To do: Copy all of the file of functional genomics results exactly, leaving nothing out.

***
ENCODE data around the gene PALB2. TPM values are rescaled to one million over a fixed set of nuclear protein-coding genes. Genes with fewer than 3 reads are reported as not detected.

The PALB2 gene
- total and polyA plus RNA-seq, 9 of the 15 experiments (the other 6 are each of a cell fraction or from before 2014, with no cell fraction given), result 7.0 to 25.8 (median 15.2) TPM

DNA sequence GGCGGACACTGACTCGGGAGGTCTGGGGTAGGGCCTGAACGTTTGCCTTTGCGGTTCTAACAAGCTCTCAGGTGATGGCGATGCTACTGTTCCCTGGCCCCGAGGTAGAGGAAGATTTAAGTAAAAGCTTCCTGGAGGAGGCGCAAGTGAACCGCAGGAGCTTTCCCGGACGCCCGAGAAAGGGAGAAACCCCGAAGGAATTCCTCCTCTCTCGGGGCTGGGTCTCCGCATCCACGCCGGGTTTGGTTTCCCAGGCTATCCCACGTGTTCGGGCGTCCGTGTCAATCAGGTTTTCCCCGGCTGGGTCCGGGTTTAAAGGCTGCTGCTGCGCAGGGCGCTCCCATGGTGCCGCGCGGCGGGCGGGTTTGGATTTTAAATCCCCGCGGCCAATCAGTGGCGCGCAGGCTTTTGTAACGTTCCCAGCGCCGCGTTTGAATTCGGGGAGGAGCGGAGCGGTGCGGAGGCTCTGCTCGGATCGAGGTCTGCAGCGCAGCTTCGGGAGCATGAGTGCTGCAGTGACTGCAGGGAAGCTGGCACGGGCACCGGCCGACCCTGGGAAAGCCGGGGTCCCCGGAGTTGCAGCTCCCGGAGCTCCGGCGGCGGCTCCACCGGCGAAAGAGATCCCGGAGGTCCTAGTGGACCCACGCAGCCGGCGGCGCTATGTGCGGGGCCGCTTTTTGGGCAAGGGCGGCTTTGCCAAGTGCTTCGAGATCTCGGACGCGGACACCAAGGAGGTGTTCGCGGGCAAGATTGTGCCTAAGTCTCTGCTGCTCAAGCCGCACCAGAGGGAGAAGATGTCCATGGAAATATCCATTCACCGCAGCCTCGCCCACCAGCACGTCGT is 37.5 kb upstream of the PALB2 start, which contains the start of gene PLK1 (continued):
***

ENCODE data around the gene PALB2. TPM values are rescaled to one million over a fixed set of nuclear protein-coding genes. Genes with fewer than 3 reads are reported as not detected.

The PALB2 gene
- total and polyA plus RNA-seq, 9 of the 15 experiments (the other 6 are each of a cell fraction or from before 2014, with no cell fraction given), result 7.0 to 25.8 (median 15.2) TPM

DNA sequence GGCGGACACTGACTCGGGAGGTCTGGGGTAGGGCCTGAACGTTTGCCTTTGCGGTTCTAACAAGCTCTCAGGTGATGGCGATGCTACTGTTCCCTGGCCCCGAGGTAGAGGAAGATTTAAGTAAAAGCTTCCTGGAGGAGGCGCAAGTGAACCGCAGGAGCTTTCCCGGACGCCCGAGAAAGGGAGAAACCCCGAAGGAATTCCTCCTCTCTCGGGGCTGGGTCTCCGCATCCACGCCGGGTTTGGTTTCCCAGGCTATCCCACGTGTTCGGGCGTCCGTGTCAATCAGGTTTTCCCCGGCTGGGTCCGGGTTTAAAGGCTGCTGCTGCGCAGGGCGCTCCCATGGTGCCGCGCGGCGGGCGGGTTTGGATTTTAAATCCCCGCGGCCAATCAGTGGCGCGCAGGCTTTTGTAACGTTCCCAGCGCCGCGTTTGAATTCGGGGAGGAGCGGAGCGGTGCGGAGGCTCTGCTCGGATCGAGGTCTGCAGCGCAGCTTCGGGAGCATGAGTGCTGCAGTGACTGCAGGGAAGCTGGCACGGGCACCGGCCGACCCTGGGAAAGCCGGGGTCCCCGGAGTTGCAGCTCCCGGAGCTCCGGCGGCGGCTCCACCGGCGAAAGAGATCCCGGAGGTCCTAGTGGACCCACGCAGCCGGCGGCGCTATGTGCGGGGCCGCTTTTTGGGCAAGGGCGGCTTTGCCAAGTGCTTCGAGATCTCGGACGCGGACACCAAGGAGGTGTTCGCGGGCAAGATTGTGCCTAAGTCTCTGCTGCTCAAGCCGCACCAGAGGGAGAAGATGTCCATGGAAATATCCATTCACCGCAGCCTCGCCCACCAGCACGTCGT is 37.5 kb upstream of the PALB2 start, which contains the start of gene PLK1 (continued):